Critical stakeholders engagement: fostering community stewardship for the safeguarding of the natural and cultural heritage of Victoria Falls/Mosi-Oa-Tunya

Full Solution
Joint monitoring mission to Mosi-oa-Tunya l Victoria Falls
John Zulu

In 1989, the site of Mosi-Oa-Tunya/Victoria Falls was inscribed on the World Heritage list for its outstanding on-going geological processes, unique geomorphological formations, and exceptional natural beauty displayed through daytime and lunar rainbows. This is one of the world’s largest waterfall in the world. However, the site is not only important for its internationally recognized natural values, Mosi-Oa-Tunya/Victoria Falls is also a very important site for local communities in Zambia, Zimbabwe and the wider south-eastern African region, which protect the site’s spiritual and religious values it embodies.

The solution focuses on how these cultural values have been identified, mapped and how the inclusion of critical stakeholders  - in combination with awareness raising and education campaigns -  have become a change for improved management and for creating a framework for the sustainable economic development of the area, moving steps towards the a less tourism-dependent economy.

Last update: 19 Oct 2020
Défis à relever
Erratic rainfall
Lack of access to long-term funding
Lack of technical capacity
Unemployment / poverty

The solution tackles multiple issues connected to the need for major involvement of all critical groups of stakeholders for the effective and improved management of the Mosi-Oa-Tunya/Victoria Falls World Heritage Site.

Environmental challenges: The site is faced with indiscriminate cutting of trees and uncontrolled burning of site. Stakeholders are highly involved in undertaking site patrols to curb activities that would affect the site negatively.

Social challenges: complex governance with multiple local, national and international stakeholders and difficulties in the implementation of the joint transnational steering committee; lack of local capacity and limited understanding of the important socio-cultural values of the site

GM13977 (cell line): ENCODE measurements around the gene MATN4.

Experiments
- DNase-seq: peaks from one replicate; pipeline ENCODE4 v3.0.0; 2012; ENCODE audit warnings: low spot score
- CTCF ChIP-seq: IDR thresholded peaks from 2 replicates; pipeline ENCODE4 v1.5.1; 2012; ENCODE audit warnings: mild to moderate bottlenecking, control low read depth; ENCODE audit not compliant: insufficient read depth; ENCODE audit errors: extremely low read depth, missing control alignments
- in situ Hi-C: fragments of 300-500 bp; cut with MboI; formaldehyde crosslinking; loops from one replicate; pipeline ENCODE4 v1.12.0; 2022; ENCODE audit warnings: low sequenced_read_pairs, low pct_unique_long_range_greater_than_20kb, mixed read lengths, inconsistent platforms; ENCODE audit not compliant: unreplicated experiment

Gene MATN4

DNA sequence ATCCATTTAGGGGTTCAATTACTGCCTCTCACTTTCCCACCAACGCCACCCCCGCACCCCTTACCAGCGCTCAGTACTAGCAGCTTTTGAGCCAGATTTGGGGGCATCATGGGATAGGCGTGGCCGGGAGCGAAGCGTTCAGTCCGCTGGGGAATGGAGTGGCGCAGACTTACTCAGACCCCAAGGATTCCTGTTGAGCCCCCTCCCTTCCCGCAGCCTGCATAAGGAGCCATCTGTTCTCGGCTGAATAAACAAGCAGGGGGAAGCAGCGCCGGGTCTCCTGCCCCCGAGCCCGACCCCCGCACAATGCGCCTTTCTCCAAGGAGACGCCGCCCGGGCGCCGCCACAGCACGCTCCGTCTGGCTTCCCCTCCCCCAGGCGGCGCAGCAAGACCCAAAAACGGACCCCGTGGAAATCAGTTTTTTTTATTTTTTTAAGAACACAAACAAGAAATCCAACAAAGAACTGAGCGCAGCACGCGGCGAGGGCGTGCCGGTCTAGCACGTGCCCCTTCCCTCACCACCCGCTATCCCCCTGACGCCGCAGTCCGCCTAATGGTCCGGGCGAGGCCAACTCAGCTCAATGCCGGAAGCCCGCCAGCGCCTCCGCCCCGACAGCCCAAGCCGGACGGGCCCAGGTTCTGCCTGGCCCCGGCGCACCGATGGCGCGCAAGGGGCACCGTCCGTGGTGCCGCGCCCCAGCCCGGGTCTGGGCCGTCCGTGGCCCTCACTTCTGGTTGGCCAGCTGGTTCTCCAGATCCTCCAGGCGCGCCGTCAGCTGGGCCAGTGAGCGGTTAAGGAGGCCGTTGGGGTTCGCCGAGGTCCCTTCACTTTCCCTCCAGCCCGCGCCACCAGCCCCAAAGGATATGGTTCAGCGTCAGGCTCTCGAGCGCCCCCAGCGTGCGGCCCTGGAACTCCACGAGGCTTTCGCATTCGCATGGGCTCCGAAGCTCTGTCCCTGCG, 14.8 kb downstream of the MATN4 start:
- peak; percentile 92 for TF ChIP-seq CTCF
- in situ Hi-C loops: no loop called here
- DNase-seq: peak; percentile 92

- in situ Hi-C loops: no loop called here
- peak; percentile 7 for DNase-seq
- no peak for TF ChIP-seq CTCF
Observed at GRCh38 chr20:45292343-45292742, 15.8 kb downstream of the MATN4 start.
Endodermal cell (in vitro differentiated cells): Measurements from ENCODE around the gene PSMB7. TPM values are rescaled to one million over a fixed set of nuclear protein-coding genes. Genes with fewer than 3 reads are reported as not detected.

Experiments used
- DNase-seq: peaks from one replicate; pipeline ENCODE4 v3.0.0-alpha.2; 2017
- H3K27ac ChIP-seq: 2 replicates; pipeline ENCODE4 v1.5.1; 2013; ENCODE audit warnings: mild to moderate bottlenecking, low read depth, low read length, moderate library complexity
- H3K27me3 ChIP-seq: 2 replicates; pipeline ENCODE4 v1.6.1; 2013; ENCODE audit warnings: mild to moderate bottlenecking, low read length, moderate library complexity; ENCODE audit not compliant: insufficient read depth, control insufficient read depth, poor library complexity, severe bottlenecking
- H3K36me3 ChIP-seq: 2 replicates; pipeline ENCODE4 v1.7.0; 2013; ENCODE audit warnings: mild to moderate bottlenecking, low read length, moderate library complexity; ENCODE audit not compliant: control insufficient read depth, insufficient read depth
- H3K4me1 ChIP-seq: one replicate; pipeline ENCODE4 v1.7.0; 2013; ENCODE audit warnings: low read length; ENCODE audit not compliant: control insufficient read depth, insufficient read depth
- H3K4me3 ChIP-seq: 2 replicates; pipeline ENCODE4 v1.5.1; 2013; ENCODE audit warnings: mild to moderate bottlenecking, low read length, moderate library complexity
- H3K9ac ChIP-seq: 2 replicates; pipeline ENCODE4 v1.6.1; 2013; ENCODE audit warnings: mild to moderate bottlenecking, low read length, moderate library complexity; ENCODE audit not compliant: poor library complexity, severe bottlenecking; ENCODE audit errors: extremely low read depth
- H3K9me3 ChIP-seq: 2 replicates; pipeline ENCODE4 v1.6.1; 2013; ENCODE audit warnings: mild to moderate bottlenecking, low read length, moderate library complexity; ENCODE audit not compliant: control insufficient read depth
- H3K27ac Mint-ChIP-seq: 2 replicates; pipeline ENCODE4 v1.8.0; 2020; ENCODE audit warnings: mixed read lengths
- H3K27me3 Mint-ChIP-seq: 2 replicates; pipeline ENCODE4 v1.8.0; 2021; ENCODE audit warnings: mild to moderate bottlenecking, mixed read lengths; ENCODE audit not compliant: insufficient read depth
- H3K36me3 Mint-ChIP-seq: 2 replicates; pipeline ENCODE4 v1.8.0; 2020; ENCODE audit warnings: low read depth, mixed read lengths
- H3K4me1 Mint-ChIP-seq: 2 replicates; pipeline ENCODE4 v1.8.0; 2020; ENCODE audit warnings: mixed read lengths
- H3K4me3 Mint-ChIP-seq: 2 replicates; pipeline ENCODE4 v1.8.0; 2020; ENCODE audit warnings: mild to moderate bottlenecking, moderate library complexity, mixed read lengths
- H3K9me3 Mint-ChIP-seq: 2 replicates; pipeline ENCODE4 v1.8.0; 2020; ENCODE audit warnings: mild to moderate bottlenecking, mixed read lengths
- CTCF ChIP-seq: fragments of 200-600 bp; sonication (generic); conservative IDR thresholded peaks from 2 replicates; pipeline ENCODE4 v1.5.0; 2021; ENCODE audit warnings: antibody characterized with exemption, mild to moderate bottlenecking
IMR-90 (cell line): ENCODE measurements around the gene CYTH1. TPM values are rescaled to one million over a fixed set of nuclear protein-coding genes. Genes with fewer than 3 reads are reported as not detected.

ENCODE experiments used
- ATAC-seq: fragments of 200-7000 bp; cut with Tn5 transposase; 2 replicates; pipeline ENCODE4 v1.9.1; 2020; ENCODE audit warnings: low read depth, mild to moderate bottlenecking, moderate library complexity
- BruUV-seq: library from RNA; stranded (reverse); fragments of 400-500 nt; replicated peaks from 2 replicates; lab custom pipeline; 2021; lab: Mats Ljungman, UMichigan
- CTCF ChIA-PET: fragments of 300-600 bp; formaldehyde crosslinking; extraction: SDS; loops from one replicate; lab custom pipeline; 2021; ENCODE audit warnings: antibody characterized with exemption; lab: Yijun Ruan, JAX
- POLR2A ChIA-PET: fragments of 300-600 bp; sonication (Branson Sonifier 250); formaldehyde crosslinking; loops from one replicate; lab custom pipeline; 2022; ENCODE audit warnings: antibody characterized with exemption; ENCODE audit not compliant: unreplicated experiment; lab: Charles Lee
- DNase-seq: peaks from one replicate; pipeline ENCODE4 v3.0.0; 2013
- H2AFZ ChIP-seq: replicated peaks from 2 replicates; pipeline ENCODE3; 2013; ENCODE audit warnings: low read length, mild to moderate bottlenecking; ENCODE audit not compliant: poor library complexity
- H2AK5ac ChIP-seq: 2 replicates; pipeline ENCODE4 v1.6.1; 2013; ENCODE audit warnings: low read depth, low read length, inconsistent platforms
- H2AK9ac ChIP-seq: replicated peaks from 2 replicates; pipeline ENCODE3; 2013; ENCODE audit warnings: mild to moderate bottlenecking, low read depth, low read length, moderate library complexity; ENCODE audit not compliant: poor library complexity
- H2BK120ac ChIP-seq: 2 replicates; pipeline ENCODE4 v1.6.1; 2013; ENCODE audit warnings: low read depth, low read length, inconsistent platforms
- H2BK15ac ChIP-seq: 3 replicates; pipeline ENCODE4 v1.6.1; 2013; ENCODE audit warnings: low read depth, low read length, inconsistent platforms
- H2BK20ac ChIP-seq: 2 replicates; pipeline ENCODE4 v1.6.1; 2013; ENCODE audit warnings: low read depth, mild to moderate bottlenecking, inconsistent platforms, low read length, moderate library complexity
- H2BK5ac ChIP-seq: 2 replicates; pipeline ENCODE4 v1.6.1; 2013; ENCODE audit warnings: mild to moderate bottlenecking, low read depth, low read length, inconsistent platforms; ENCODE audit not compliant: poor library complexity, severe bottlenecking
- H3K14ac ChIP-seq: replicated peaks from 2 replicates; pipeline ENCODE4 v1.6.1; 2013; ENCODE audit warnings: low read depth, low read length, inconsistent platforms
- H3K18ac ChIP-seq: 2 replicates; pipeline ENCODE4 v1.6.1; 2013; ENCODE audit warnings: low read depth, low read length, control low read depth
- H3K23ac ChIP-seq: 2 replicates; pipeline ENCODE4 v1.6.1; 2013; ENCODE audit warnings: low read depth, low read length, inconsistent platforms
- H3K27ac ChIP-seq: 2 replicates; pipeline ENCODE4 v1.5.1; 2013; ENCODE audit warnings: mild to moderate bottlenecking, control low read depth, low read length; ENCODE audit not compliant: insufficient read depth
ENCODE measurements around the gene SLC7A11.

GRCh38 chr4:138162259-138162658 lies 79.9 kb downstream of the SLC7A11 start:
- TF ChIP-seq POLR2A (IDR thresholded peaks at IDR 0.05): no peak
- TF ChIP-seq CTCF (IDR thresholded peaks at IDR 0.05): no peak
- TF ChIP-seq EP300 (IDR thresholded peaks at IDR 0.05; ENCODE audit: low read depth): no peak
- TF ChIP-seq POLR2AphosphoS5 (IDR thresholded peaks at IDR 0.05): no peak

Economic challenges: The economies of the towns of Livingstone, Zambia and Victoria Falls, Zimbabwe are highly dependent on tourism.

Tourism Infrastructure Developmental challenges: infrastructure development proposals; need to balance sustainable development and conservation efforts.

Scale of implementation
Tropical deciduous forest
River, stream
Tropical grassland, savanna, shrubland
Access and benefit sharing
Legal & policy frameworks
Local actors
Traditional knowledge
Outreach & communications
World Heritage
Livingstone, Southern, Zambia
East and South Africa
Summary of the process

The solutions build on the essential mechanism of critical stakeholder engagement (BB1) and the wider recognition of the site`s multilayered natural and cultural significance (BB2). Through the recognition of the of the wider range of values of the site, the management of the site has benefitted from a wider understanding of the management and conservation needs of the site but also renewed cooperation with local and indigenous communities that have embraced their role as stewards and custodians (BB3) of Mosi-Oa-Tunya/Victoria Falls WHS.